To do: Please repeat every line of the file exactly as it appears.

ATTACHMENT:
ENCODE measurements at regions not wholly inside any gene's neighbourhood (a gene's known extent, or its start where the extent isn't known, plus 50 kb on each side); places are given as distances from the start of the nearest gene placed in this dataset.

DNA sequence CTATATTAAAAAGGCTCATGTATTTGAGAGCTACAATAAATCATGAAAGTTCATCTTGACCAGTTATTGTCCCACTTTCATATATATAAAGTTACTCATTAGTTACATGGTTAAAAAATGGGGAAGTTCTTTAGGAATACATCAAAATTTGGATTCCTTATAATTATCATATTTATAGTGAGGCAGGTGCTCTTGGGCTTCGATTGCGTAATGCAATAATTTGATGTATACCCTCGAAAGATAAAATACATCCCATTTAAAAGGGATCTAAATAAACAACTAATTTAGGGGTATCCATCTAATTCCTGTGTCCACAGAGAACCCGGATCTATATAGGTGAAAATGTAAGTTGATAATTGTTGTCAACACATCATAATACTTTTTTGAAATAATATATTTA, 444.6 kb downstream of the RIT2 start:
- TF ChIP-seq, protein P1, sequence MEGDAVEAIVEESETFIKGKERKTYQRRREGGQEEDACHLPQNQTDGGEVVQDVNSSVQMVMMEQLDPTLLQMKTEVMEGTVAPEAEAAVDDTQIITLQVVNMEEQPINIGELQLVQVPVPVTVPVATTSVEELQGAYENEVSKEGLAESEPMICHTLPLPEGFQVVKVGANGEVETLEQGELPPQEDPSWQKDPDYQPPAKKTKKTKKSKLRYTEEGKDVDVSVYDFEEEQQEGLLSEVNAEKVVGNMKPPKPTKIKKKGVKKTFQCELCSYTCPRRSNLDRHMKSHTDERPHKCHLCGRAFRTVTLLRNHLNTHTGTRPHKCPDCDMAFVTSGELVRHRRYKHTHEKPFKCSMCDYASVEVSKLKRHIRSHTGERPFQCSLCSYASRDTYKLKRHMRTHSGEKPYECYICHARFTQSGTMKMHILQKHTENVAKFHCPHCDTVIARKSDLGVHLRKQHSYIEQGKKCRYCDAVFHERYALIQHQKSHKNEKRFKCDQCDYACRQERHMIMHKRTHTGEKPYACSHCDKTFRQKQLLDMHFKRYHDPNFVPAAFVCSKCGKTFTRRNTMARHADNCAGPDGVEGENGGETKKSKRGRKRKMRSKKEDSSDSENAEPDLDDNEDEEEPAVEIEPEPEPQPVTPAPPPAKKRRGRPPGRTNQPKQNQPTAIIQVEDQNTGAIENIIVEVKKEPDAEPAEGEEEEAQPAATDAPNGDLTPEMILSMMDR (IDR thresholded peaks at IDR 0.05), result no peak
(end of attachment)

ENCODE measurements at regions not wholly inside any gene's neighbourhood (a gene's known extent, or its start where the extent isn't known, plus 50 kb on each side); places are given as distances from the start of the nearest gene placed in this dataset.

DNA sequence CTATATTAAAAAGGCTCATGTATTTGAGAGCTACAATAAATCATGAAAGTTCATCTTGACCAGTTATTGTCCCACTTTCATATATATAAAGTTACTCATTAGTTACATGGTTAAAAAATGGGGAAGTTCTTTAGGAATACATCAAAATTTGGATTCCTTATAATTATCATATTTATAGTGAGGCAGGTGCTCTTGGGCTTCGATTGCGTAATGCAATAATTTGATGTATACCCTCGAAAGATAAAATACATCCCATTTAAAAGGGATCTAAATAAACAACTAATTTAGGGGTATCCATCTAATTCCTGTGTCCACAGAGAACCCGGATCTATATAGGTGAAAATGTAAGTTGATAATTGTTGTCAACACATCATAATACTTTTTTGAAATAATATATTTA, 444.6 kb downstream of the RIT2 start:
- TF ChIP-seq, protein P1, sequence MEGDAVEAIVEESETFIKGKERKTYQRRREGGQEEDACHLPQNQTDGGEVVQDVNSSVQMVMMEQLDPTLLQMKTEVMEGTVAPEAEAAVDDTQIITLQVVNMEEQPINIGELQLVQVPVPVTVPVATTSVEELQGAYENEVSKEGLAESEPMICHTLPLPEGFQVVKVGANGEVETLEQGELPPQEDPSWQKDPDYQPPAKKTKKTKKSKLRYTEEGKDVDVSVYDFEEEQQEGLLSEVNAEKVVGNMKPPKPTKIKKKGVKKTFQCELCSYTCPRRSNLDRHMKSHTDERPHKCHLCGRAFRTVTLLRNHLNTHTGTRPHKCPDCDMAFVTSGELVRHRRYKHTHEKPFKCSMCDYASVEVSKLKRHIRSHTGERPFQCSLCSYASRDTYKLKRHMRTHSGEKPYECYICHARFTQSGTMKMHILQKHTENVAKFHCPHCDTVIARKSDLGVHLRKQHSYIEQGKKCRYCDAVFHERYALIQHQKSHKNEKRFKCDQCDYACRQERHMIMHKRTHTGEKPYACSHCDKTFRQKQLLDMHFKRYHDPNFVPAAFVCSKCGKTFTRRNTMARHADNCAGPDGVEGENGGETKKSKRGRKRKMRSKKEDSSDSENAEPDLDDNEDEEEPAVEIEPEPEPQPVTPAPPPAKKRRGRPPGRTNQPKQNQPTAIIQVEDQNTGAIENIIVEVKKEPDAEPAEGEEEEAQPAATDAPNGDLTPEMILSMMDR (IDR thresholded peaks at IDR 0.05), result no peak